Thursday, March 28, 2019

Giving the finger to dictatorship

Thais went to the polls over the weekend in the first elections since 2014's military coup. The elections were supposed to be a way for the dictatorship to legitimise its rule, Fiji-style. But despite censoring the media, banning a major opposition party, wheeling out the king to support the junta, having soldiers check the ballots of people voting, and the electoral commission refuse to finalise the results, the opposition still managed to win a majority on provisional results. And now, they've united to form a majority coalition to throw out the dictatorship:

Seven pro-democracy political parties in Thailand have united to form a coalition large enough to claim a parliamentary majority and declared their intention to form a government, ousting the military from power.

The announcement came amid concerns about potential irregularities in Sunday’s vote and before a full preliminary vote count has been released. Official results are not due until May.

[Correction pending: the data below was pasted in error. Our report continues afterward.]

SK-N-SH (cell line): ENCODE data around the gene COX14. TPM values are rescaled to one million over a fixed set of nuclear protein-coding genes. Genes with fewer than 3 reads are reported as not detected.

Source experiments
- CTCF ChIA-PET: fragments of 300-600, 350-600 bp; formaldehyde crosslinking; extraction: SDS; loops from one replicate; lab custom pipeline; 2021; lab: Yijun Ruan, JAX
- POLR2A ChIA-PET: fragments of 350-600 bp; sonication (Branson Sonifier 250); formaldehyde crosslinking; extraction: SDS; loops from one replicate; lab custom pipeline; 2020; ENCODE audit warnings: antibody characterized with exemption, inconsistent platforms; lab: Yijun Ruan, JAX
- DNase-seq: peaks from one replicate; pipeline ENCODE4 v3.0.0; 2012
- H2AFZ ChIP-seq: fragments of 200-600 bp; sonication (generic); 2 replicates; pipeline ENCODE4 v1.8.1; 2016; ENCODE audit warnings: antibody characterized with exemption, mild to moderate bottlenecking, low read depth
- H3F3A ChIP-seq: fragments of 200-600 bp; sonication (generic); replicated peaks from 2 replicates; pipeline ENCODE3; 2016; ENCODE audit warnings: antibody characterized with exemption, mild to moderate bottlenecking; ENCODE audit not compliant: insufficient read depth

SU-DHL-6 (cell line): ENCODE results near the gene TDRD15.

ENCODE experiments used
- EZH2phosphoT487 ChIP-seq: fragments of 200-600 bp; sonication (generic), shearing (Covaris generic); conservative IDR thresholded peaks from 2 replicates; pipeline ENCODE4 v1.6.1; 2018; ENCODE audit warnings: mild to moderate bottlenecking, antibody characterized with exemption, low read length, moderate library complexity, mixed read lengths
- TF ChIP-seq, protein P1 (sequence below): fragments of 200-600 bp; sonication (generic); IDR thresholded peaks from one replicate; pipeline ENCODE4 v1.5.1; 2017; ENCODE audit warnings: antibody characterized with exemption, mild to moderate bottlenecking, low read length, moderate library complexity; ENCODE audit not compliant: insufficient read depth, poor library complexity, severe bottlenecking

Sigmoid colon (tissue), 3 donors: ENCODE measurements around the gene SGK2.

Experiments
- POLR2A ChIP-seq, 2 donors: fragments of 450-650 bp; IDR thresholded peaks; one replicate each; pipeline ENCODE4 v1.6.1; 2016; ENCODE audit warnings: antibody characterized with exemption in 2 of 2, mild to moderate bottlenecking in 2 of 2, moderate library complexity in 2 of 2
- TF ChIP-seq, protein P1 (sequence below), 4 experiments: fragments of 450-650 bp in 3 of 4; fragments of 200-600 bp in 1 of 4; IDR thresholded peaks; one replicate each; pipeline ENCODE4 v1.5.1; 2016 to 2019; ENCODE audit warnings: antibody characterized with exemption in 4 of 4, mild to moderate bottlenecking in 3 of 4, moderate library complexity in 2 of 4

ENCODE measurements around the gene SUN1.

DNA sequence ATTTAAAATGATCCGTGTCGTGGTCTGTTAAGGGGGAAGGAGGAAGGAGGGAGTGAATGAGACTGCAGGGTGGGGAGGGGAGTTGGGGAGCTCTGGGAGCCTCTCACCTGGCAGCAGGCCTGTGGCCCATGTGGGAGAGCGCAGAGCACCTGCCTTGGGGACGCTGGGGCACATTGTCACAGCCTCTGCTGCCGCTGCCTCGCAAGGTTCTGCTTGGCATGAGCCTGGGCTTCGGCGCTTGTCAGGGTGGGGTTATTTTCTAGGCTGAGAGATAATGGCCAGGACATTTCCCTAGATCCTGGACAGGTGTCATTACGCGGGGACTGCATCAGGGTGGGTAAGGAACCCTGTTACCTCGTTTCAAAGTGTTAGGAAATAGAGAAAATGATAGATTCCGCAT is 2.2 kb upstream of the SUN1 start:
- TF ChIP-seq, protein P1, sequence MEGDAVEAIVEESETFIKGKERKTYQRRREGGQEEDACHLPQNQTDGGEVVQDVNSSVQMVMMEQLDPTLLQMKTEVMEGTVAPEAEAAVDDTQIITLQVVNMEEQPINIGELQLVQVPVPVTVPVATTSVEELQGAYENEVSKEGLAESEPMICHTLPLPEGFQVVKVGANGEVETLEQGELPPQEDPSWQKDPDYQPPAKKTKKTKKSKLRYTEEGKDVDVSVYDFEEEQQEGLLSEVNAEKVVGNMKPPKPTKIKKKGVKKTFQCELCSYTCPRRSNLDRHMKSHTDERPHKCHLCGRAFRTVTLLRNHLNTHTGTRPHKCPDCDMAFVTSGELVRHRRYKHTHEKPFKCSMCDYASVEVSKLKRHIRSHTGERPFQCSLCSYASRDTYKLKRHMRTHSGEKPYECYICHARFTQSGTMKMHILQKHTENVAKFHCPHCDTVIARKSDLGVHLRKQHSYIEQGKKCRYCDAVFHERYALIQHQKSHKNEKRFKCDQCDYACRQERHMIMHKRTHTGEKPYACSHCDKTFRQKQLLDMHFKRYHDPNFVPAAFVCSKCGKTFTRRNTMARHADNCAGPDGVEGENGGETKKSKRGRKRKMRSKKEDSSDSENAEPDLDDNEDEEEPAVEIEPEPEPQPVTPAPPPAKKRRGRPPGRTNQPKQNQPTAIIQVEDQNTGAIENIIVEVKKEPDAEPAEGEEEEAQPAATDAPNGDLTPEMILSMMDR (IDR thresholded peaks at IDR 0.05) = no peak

Thailand’s Pheu Thai party said on Wednesday that it had formed a “democratic front” with six other parties after the disputed election, claiming the opposition alliance had won a majority in the lower house of parliament and the right to try to form a government.

The coalition, led by Thaksin-aligned party Pheu Thai which won the most seats in Sunday’s election, said they intended to “bring back democracy and stop the power of the NCPO [military junta]”.

Whether they'll actually get to do that will depend on whether the results stand, or whether the military "adjusts" them to give themselves power. But even if they do, the elected parliament will be battling against an entirely military-appointed Senate, which absurdly gets a voice in deciding the Prime Minister. OTOH, if they don't, then they will be able to prevent the dictatorship from passing any legislation whatsoever - a power they should use to the fullest until the Senate is abolished and democracy is restored.